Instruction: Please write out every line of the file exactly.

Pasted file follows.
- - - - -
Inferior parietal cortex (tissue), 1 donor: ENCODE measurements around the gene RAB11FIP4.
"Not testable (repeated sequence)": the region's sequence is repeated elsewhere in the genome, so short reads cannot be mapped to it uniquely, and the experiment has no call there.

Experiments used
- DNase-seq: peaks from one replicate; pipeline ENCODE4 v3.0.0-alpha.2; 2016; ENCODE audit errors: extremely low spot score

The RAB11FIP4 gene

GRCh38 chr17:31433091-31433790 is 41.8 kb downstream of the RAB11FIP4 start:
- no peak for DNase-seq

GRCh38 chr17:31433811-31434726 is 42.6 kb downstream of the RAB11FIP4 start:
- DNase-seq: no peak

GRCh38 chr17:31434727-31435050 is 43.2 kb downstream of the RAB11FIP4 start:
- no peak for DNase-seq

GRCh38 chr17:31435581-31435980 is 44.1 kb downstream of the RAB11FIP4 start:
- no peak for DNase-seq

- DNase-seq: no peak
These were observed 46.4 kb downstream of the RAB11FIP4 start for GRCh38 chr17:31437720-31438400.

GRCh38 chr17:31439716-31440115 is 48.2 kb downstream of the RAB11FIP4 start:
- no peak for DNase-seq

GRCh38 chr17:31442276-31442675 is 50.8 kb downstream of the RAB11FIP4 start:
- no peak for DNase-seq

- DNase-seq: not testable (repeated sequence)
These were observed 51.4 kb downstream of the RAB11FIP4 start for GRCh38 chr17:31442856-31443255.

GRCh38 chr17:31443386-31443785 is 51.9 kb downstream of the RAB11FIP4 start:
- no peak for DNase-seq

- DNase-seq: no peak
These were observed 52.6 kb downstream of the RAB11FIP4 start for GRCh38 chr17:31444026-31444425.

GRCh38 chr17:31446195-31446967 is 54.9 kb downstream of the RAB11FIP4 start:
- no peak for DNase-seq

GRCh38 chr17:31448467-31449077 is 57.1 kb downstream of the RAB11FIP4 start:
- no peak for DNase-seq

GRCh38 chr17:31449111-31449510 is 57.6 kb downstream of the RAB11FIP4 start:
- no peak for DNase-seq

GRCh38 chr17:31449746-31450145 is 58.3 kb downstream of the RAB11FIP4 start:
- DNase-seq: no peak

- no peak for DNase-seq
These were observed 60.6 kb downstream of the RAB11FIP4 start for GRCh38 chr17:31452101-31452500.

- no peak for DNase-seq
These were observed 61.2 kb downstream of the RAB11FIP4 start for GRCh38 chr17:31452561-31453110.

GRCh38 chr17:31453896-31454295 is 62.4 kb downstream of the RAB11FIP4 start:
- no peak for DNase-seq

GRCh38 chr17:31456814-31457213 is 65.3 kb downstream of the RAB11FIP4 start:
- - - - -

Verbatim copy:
Inferior parietal cortex (tissue), 1 donor: ENCODE measurements around the gene RAB11FIP4.
"Not testable (repeated sequence)": the region's sequence is repeated elsewhere in the genome, so short reads cannot be mapped to it uniquely, and the experiment has no call there.

Experiments used
- DNase-seq: peaks from one replicate; pipeline ENCODE4 v3.0.0-alpha.2; 2016; ENCODE audit errors: extremely low spot score

The RAB11FIP4 gene

GRCh38 chr17:31433091-31433790 is 41.8 kb downstream of the RAB11FIP4 start:
- no peak for DNase-seq

GRCh38 chr17:31433811-31434726 is 42.6 kb downstream of the RAB11FIP4 start:
- DNase-seq: no peak

GRCh38 chr17:31434727-31435050 is 43.2 kb downstream of the RAB11FIP4 start:
- no peak for DNase-seq

GRCh38 chr17:31435581-31435980 is 44.1 kb downstream of the RAB11FIP4 start:
- no peak for DNase-seq

- DNase-seq: no peak
These were observed 46.4 kb downstream of the RAB11FIP4 start for GRCh38 chr17:31437720-31438400.

GRCh38 chr17:31439716-31440115 is 48.2 kb downstream of the RAB11FIP4 start:
- no peak for DNase-seq

GRCh38 chr17:31442276-31442675 is 50.8 kb downstream of the RAB11FIP4 start:
- no peak for DNase-seq

- DNase-seq: not testable (repeated sequence)
These were observed 51.4 kb downstream of the RAB11FIP4 start for GRCh38 chr17:31442856-31443255.

GRCh38 chr17:31443386-31443785 is 51.9 kb downstream of the RAB11FIP4 start:
- no peak for DNase-seq

- DNase-seq: no peak
These were observed 52.6 kb downstream of the RAB11FIP4 start for GRCh38 chr17:31444026-31444425.

GRCh38 chr17:31446195-31446967 is 54.9 kb downstream of the RAB11FIP4 start:
- no peak for DNase-seq

GRCh38 chr17:31448467-31449077 is 57.1 kb downstream of the RAB11FIP4 start:
- no peak for DNase-seq

GRCh38 chr17:31449111-31449510 is 57.6 kb downstream of the RAB11FIP4 start:
- no peak for DNase-seq

GRCh38 chr17:31449746-31450145 is 58.3 kb downstream of the RAB11FIP4 start:
- DNase-seq: no peak

- no peak for DNase-seq
These were observed 60.6 kb downstream of the RAB11FIP4 start for GRCh38 chr17:31452101-31452500.

- no peak for DNase-seq
These were observed 61.2 kb downstream of the RAB11FIP4 start for GRCh38 chr17:31452561-31453110.

GRCh38 chr17:31453896-31454295 is 62.4 kb downstream of the RAB11FIP4 start:
- no peak for DNase-seq

GRCh38 chr17:31456814-31457213 is 65.3 kb downstream of the RAB11FIP4 start: